Watchet is rich in reptile remains and ammonites are also common. There are some spectacular faults that can be seen and fossil casts of giant ammonites on the foreshore. This is a must-visit location for anyone in the area in to fossils.
♦ There is a car park near the small museum in the centre of Watchet, next to the harbour. The museum contains examples of locally found fossils (including an ichthyosaur skeleton) and books illustrating the fossils and strata of the area.
♦ Take the narrow footpath running alongside the steam rail line (with the sea on your left hand side) and follow it up onto the cliff top. After a pleasant walk (about ¼ mile) you reach a long staircase onto the beach (with a good handrail).
♦ Once on the beach, head generally away from the lighthouse The rocks around the lighthouse are all Triassic and unfossiliferious.
♦ Alternativly you can drive out of Watchet to the West on the B3191. Follow this road up and around the steep hill and then down again and on a fairly straight part of the road, you will see a camp site to the Right. Go through the car park to the bottom of the hill, park here and walk down the slope, walking West once on the beach.♦ Ref: 51.18281°N, 3.35444°W
FIND FREQUENCY: ♦♦♦♦♦ – Watchet is very productive but the best time to collect is during scouring conditions along the foreshore. Many Reptile Remains can be collected just west of Warren Bay.
CHILDREN: ♦♦♦♦♦ – Watchet is suitable for family trips and is suitable for young children, fossils on the foreshore.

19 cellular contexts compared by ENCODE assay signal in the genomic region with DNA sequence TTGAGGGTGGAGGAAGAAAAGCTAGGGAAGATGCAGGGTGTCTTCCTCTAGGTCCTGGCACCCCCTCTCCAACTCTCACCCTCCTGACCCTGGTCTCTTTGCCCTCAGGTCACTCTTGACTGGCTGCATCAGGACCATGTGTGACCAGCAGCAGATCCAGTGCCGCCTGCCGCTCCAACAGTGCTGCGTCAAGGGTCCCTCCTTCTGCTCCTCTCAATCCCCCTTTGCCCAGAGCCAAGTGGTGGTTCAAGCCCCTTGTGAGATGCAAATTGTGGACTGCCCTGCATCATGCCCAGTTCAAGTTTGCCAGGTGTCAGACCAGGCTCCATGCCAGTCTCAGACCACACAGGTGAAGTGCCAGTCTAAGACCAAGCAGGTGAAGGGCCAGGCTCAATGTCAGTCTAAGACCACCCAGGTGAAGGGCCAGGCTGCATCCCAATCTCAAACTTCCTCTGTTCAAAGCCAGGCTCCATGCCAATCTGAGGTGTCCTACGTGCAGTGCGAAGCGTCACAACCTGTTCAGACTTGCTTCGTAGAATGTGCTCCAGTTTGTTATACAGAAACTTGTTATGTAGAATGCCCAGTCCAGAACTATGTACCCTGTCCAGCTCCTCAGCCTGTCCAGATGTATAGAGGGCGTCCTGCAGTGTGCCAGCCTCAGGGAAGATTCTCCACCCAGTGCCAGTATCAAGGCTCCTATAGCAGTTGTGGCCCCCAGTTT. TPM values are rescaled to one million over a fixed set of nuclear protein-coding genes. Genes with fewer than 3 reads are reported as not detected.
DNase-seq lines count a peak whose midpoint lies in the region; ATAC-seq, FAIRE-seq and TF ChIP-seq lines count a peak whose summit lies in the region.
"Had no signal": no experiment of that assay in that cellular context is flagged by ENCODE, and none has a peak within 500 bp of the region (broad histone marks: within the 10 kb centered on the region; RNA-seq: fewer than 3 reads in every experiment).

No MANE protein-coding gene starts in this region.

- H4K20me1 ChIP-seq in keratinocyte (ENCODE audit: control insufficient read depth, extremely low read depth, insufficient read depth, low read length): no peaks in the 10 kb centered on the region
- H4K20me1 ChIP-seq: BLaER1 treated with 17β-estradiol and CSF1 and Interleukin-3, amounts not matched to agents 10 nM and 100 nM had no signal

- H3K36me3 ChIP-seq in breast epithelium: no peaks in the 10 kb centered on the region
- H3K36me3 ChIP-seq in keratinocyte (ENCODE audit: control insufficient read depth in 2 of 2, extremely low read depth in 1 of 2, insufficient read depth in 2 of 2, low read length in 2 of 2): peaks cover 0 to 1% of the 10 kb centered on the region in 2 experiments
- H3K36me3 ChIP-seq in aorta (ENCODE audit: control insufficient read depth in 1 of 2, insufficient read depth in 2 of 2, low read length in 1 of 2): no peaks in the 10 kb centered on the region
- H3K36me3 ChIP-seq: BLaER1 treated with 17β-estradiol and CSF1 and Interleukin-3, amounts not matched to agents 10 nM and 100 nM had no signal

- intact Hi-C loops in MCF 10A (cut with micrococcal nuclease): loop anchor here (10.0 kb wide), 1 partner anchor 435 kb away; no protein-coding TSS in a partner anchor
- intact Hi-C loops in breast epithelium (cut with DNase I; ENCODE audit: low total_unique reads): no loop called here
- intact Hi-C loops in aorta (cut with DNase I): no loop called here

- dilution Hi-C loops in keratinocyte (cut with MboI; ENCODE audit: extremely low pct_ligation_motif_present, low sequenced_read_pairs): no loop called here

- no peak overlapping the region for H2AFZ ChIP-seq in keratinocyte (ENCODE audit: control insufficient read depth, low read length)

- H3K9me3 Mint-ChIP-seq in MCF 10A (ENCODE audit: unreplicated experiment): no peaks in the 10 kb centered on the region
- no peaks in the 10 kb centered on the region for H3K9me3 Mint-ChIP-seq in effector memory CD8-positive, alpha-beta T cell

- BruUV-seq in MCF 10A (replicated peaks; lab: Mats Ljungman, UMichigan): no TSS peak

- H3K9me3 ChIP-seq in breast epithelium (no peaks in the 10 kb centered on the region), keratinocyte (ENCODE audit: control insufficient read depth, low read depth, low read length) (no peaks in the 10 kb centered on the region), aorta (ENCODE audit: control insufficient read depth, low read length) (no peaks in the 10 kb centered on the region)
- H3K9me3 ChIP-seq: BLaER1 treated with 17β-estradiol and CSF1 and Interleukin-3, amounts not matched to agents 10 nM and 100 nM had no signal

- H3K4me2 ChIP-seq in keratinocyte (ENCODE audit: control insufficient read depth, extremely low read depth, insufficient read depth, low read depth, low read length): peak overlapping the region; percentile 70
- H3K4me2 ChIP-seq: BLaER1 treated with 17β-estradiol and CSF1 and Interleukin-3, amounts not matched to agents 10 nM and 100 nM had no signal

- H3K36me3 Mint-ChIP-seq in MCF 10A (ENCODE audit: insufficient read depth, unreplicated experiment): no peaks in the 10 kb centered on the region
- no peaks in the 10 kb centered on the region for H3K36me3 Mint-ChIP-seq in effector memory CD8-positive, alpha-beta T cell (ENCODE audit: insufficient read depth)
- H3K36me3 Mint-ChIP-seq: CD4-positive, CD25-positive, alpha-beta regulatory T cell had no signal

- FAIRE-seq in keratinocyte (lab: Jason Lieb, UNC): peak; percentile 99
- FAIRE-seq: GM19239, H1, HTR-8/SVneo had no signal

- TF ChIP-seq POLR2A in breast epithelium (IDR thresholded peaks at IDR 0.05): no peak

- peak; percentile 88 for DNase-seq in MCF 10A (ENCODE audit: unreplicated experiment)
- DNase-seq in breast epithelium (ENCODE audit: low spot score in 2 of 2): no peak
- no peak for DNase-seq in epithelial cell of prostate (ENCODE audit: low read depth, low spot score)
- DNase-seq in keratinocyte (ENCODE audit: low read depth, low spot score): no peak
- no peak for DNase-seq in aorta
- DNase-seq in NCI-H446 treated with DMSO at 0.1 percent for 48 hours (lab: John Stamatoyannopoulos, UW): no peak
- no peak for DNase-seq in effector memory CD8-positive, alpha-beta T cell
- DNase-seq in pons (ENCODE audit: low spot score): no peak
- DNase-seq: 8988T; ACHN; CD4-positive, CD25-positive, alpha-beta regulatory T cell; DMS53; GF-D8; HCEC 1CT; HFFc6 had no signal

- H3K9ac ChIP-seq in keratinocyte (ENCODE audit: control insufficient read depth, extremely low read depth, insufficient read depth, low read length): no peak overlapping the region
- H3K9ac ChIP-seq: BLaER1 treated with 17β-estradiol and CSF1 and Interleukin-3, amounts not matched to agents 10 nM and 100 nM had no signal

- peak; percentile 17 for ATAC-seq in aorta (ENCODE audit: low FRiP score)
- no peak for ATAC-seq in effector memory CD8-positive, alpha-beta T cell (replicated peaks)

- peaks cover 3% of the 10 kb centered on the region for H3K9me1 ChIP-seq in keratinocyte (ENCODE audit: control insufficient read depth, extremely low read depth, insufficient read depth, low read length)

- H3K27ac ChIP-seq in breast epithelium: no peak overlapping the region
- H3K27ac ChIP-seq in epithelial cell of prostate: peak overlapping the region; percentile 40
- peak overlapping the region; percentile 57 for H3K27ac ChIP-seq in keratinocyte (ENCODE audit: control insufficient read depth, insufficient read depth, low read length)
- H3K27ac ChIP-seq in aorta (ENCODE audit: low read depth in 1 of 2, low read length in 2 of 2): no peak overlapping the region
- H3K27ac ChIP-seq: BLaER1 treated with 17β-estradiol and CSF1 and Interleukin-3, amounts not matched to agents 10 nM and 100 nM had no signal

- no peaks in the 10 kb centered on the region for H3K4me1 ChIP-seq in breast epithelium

ACCESS: ♦♦♦ – Access to the beach at Watchet is mostly by parking in the town itself and walking from Watchet Harbour along the beach. However if you want a more direct route, head for ‘Warren Bay Campsite’, just outside Watchet and park here, follow the footpath direct to Warren Bay.
TYPE: – Watchet is a foreshore and cliff location, so fossils can be found in both. The vast majority of fossils are found in rocks on the foreshore, or exposed during scouring tides.
Watchet is a good location for collecting bones from Plesiosaurus and Ichthyosaurus, though fresh cliff falls are often required. The bone above was found in a bolder on the beach foreshore.
Bivalves, including scallop shells, oysters and gryphaea are also common at Watchet. Crinoid slabs are also common around Warren Bay. Many Ammonites can be found, though they are mainly broken unless you are luck enough to arrive after a fresh cliff fall. Ammonites can be found scattered amongst the foreshore, usually they are mostly just fragments, but occasionally, you will get an Ammonite is a small nodule, or if lucky a complete Ammonite which has fallen out of its nodule. The second prime location for where the Ammonites are found is at the location from where most of the bones are found, past the major fault which has been undercut by the sea where the lias start again. Ammonites are also often found within the fine shingle heading towards Blue Anchor. The rock (shale) in the bottom layer is extremely soft, wet and fractures into fine sheets when stressed. In some areas this shale contains imprint Ammonites (up to a foot in diameter). A number of small whole and sections of larger pearlised Ammonites can also be found from this layer scattered around the rock platforms.